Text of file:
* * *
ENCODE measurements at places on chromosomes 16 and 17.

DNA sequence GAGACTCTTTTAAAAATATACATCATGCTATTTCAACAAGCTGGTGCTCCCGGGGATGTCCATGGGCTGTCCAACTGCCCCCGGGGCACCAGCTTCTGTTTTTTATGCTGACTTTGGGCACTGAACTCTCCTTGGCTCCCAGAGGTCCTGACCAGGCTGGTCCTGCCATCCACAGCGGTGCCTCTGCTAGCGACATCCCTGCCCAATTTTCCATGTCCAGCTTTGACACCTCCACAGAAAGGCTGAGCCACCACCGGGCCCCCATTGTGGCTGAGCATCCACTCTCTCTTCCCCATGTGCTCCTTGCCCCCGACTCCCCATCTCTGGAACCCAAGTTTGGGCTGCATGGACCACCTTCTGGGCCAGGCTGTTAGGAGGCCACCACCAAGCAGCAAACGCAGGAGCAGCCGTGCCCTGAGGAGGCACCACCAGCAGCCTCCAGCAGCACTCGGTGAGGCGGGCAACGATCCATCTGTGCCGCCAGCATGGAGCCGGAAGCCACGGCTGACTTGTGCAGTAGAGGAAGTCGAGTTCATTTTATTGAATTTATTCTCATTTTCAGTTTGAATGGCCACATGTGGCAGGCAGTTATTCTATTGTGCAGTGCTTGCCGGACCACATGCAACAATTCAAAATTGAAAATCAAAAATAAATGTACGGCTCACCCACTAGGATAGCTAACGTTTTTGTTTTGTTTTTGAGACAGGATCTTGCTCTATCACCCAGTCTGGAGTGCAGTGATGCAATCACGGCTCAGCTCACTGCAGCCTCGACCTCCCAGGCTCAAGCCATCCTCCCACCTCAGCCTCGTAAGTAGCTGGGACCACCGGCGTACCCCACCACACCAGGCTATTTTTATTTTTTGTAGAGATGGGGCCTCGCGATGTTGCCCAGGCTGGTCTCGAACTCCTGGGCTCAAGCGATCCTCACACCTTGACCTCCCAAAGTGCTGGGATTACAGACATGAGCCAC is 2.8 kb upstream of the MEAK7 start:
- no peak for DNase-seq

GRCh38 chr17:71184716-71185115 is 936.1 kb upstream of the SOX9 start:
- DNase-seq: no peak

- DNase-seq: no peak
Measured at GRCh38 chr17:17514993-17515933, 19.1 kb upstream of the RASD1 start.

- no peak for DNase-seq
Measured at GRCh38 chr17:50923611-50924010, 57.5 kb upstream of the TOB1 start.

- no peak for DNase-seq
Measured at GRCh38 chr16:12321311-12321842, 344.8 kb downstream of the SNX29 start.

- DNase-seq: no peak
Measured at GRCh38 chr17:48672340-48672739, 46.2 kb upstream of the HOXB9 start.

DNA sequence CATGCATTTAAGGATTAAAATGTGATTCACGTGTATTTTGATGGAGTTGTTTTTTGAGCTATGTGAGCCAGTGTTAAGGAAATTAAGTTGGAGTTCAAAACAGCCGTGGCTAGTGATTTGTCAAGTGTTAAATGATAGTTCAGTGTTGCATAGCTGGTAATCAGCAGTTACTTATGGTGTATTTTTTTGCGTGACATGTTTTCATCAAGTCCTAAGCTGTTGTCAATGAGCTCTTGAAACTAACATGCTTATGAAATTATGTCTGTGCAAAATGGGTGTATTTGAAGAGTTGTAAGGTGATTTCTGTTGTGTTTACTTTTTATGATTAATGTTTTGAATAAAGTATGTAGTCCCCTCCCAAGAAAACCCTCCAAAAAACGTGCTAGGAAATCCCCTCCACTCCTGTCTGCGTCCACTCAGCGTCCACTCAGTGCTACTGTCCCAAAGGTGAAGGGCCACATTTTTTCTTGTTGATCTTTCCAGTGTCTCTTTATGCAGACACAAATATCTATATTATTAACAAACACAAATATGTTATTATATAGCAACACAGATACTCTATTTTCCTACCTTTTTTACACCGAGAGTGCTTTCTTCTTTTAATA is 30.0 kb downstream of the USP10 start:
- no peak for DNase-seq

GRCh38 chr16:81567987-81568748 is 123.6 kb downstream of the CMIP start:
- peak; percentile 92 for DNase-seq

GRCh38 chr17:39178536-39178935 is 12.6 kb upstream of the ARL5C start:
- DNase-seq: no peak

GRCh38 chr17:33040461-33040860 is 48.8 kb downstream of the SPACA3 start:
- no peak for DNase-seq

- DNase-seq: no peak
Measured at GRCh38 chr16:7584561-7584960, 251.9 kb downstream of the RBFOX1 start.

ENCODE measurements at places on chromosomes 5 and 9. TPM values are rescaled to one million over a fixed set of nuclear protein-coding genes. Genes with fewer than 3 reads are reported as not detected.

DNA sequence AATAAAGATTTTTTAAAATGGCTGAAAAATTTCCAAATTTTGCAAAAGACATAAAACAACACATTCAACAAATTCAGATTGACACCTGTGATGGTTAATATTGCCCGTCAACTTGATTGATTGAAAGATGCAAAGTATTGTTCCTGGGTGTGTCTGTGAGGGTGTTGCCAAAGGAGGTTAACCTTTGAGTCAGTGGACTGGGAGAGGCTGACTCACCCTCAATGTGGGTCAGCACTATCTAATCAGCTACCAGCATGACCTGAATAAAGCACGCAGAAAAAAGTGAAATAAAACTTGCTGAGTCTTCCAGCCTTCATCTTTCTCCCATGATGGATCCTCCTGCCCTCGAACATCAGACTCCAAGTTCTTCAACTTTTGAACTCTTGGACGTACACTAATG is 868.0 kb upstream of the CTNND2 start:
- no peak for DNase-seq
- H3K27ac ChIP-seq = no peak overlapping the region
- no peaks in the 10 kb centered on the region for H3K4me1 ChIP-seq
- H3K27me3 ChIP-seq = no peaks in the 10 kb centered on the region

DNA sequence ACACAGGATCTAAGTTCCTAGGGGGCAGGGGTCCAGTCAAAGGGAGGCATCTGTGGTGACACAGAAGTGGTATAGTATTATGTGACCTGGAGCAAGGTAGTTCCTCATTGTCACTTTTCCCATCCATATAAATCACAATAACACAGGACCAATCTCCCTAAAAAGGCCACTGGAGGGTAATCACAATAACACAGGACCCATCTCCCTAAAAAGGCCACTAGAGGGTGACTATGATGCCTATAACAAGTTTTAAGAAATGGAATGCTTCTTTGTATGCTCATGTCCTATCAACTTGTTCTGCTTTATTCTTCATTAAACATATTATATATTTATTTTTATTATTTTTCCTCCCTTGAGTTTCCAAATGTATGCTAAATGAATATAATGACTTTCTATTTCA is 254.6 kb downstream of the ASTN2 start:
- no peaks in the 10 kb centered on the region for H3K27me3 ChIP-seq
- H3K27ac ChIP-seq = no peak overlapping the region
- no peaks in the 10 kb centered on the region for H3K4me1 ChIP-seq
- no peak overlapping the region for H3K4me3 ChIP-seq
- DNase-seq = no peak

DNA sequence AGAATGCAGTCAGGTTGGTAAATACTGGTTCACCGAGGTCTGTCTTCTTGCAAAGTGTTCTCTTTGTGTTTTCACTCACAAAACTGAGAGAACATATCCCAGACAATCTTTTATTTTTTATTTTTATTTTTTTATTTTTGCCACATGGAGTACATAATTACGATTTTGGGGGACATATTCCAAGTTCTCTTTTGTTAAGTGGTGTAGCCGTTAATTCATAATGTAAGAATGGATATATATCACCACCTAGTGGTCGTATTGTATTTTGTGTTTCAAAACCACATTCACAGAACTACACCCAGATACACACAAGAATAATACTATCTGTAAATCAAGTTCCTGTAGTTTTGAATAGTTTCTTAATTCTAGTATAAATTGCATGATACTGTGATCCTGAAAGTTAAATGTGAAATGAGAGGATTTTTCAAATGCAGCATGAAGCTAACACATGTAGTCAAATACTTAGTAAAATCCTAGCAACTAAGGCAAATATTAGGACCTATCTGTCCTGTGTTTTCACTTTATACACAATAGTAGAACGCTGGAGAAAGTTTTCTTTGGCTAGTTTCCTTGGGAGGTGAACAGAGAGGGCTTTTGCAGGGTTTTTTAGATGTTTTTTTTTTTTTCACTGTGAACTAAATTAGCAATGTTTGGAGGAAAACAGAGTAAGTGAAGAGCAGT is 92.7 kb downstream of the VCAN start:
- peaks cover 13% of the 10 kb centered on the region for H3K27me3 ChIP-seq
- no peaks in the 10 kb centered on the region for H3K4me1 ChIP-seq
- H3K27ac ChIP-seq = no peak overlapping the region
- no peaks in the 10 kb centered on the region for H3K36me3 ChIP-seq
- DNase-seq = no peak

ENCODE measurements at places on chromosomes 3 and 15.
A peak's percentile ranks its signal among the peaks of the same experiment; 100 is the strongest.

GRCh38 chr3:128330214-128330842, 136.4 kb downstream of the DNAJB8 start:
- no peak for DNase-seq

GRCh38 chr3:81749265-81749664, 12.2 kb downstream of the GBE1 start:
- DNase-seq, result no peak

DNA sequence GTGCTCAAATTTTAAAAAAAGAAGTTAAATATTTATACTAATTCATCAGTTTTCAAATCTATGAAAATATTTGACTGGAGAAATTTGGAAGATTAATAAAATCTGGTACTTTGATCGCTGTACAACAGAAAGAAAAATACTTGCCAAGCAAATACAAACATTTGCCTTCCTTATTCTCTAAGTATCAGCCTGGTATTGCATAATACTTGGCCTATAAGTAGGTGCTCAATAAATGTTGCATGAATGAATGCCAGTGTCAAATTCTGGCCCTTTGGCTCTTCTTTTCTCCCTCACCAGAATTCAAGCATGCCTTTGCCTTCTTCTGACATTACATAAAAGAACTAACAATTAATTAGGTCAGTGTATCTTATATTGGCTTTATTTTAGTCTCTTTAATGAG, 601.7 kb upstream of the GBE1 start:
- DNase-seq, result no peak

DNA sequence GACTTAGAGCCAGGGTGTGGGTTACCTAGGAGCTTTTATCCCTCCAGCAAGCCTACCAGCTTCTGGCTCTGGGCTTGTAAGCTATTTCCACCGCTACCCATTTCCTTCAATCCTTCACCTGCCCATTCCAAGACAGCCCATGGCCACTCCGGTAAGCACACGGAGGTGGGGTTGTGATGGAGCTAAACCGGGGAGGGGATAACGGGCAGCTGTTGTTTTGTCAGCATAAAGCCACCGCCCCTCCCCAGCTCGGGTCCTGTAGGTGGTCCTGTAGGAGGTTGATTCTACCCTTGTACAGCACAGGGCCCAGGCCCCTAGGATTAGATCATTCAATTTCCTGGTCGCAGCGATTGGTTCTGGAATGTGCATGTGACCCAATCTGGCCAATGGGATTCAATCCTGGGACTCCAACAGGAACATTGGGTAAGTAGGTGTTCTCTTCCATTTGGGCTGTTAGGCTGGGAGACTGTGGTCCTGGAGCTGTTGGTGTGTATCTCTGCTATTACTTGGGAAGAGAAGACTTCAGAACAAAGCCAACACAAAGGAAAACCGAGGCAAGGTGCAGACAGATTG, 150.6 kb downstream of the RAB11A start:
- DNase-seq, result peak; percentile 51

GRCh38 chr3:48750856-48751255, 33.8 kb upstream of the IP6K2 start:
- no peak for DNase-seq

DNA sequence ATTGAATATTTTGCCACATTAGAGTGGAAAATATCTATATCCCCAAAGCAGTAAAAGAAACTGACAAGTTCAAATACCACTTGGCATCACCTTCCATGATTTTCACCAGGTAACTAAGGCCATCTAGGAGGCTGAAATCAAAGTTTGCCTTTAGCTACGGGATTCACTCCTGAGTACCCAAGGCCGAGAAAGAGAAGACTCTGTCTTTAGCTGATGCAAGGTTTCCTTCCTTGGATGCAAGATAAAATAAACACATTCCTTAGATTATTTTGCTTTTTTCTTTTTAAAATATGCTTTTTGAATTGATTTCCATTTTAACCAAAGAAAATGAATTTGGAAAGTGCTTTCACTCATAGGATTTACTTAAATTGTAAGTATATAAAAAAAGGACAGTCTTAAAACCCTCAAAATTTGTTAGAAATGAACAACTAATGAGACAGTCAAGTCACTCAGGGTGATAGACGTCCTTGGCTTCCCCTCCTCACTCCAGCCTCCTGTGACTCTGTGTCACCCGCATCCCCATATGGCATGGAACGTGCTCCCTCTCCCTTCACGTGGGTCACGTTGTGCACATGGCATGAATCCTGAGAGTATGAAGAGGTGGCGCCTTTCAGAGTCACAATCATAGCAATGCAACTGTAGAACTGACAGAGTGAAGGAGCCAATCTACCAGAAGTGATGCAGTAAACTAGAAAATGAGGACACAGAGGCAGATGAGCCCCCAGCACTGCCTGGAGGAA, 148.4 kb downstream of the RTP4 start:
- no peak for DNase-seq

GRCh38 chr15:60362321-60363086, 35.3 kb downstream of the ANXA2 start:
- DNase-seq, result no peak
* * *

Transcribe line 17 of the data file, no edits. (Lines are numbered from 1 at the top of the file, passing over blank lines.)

- peak; percentile 92 for DNase-seq